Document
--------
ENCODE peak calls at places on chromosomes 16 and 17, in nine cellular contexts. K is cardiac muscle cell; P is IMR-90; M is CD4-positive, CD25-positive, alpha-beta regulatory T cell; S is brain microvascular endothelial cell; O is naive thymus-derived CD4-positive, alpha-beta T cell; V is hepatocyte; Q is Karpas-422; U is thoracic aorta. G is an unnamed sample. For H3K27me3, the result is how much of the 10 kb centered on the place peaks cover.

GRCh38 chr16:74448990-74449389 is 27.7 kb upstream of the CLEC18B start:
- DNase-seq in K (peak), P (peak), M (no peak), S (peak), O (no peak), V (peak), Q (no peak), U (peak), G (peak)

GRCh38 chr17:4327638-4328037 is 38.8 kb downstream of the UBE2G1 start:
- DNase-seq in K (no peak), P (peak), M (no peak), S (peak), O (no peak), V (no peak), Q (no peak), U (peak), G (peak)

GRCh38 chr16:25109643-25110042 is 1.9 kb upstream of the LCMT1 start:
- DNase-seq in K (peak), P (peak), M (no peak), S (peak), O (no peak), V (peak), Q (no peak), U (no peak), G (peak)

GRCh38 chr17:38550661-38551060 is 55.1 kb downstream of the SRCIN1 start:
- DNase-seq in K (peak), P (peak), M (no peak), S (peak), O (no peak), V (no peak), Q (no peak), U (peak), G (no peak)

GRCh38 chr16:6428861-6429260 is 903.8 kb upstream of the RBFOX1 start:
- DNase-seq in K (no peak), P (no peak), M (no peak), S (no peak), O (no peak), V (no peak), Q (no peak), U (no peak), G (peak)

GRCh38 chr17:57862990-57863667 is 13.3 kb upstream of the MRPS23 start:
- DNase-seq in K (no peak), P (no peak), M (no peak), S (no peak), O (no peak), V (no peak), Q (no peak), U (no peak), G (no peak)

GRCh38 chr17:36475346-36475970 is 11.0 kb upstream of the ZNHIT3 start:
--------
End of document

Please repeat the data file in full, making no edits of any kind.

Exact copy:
ENCODE peak calls at places on chromosomes 16 and 17, in nine cellular contexts. K is cardiac muscle cell; P is IMR-90; M is CD4-positive, CD25-positive, alpha-beta regulatory T cell; S is brain microvascular endothelial cell; O is naive thymus-derived CD4-positive, alpha-beta T cell; V is hepatocyte; Q is Karpas-422; U is thoracic aorta. G is an unnamed sample. For H3K27me3, the result is how much of the 10 kb centered on the place peaks cover.

GRCh38 chr16:74448990-74449389 is 27.7 kb upstream of the CLEC18B start:
- DNase-seq in K (peak), P (peak), M (no peak), S (peak), O (no peak), V (peak), Q (no peak), U (peak), G (peak)

GRCh38 chr17:4327638-4328037 is 38.8 kb downstream of the UBE2G1 start:
- DNase-seq in K (no peak), P (peak), M (no peak), S (peak), O (no peak), V (no peak), Q (no peak), U (peak), G (peak)

GRCh38 chr16:25109643-25110042 is 1.9 kb upstream of the LCMT1 start:
- DNase-seq in K (peak), P (peak), M (no peak), S (peak), O (no peak), V (peak), Q (no peak), U (no peak), G (peak)

GRCh38 chr17:38550661-38551060 is 55.1 kb downstream of the SRCIN1 start:
- DNase-seq in K (peak), P (peak), M (no peak), S (peak), O (no peak), V (no peak), Q (no peak), U (peak), G (no peak)

GRCh38 chr16:6428861-6429260 is 903.8 kb upstream of the RBFOX1 start:
- DNase-seq in K (no peak), P (no peak), M (no peak), S (no peak), O (no peak), V (no peak), Q (no peak), U (no peak), G (peak)

GRCh38 chr17:57862990-57863667 is 13.3 kb upstream of the MRPS23 start:
- DNase-seq in K (no peak), P (no peak), M (no peak), S (no peak), O (no peak), V (no peak), Q (no peak), U (no peak), G (no peak)

GRCh38 chr17:36475346-36475970 is 11.0 kb upstream of the ZNHIT3 start: